What is real?

What is less complete, more partial, is less real than what is more complete, less partial.

Illustration: We say that the story of World War II given in a chapter of an elementary school textbook is "less realistic" than that offered in the multivolume work of a master historian.

The textbook version leaves out very many important details offered in the master historian's account.

Illustration: A boy is scared by a stuffed tiger in a museum. His parents tell him, "Wait until you see a real tiger!"

The stuffed tiger is less real because it is missing things that a living tiger has, in particular, whatever it is that gives living creatures their life.

Illustration: We say a blueprint of a house is "less realistic" then a scaled down model of the house. The blueprint has fewer characteristics of the real house than does the model: It is merely lines, while the model has walls, windows, a roof, doors, etc.

Illustration: I know Bill only from online chats. His friend tells me, "You don't really know Bill until you've gone out and had a few pints with him!"

The version of Bill that I know is less complete, more partial than the version his friend knows.

Illustration: The world of physics is an abstraction from the world of experience. From the world of experience, which contains sights, sounds, textures, smells, feelings of heat, feelings of cold, pain, pleasure, and so on, physics abstracts only what is measurable using physical measuring devices. It is a small subset of the world of experience.

QED: The world of physics is less real than the world of experience.

Note: This does not mean that the world of physics lacks all reality. It is an important and useful abstraction from the world of experience, in much the same way that a blueprint is an important and useful abstraction of a real house. Because the abstraction is performed according to very particular and coherent procedures, it can be manipulated in ways that reveal to us important new things about the world of experience, much as an accurate blueprint of a house can reveal to us new things about the house: "Hey, I think there is a secret room there in the middle!"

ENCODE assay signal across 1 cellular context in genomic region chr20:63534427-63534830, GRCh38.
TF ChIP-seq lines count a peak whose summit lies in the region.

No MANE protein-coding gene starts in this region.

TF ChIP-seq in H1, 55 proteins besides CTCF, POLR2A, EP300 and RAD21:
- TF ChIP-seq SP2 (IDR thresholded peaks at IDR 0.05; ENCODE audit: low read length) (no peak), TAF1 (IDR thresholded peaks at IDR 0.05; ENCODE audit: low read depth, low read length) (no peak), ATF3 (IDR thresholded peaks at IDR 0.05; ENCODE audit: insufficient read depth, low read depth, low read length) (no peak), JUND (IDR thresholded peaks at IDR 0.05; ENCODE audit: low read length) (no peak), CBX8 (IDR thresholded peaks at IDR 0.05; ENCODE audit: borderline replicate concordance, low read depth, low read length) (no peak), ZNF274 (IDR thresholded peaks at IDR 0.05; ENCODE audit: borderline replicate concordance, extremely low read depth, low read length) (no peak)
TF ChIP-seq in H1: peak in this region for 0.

Acknowledgment I: I want to thank Keshav for pushing me to render what I intuitively understood in a more explicit form.

Acknowledgment II: This entire post came to me while I was walking the "Path of seeing" in the woods at the Kadampa Meditation Center. I guess the path did its job!


  1. But could it be that a less "complete" version of something could be closer to the truth in some cases? Could it be, for instance, that when we look at a medieval manuscript of book by Aristotle, a process where we cut away some of the passages that seem like they're written in a later style might get us closer to the truth of what Aristotle actually wrote?

    Similarly, couldn't it be that the view of the world that physics presents could be closer to external reality than the world of experience?

    1. No, your analogy is faulty: if we "cut out" certain parts of a work by Aristotle in order to make it more accurate, we have done so based on other evidence we have, such as the fact that in other works of his which we believe to be more genuine texts, he never used such-and-such a word, or made contention X. But by definition, we cannot possibly have evidence from outside the world experience that justifies "cutting out" portions of the world of experience! Any evidence whatsoever we claim to have MUST be something we have experienced!

    2. What you are trying to argue is equipment of arguing, "We only have one work of Aristotle's extant, and based on that work, we can say it was not by Aristotle!" Such a claim is obviously complete nonsense.

    3. Another way of seeing this point: I might condemn Keshav's account of a crime by noting that 10 other witnesses saw it differently. They provide evidence from OUTSIDE of Keshav's perspective. But if the world of physics tries to condemn the world of experience as being inaccurate, it condemns itself in the very same manuever, since every single scrap, iota, and bit of evidence for the world of physics is drawn from the world of experience. If we can't perceive a tree in our front yard accurately, why in the world could anyone hold that suddenly, when we come to read a scientific measuring device, we DO perceive it accurately?!

    4. If the rock I am looking at at this very moment is actually totally different from the "real" rock, then why isn't the voltmeter I look at in the next moment also totally different from the "real" voltmeter? And if it is as different from the real voltmeter as the rock I perceive is from the real rock, why does this hallucinatory voltmeter suddenly give me some access to a hidden reality that the hallucinatory rock does not?